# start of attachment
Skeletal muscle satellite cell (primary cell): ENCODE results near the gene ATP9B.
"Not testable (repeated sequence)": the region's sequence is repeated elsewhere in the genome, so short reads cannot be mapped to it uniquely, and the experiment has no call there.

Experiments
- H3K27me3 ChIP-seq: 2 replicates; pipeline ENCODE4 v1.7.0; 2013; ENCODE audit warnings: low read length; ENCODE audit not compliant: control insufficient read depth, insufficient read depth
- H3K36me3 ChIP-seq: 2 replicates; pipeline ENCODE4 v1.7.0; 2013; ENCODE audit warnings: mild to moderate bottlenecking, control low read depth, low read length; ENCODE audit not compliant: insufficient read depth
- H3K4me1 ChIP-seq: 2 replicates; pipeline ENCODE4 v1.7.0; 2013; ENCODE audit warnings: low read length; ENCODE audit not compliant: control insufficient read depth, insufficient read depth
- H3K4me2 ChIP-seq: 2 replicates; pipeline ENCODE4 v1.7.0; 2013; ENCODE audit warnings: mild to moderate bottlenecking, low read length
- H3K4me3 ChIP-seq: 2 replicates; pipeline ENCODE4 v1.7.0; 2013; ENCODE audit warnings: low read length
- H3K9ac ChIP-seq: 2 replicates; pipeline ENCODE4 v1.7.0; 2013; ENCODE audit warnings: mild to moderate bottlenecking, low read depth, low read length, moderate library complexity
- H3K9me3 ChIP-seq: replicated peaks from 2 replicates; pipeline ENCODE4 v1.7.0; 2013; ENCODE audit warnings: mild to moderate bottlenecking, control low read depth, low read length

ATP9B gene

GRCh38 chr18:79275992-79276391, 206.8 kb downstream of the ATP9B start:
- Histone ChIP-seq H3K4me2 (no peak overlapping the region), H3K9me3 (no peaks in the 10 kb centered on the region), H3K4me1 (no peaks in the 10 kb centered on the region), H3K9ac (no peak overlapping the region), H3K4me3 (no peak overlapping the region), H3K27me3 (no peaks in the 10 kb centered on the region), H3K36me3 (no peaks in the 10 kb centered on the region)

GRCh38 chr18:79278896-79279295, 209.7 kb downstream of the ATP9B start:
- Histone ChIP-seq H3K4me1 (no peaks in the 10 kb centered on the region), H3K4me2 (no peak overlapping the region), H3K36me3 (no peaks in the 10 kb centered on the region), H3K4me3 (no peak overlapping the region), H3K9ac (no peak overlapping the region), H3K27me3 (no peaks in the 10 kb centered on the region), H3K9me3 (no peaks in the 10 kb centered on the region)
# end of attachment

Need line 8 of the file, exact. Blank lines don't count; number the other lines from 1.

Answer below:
- H3K4me3 ChIP-seq: 2 replicates; pipeline ENCODE4 v1.7.0; 2013; ENCODE audit warnings: low read length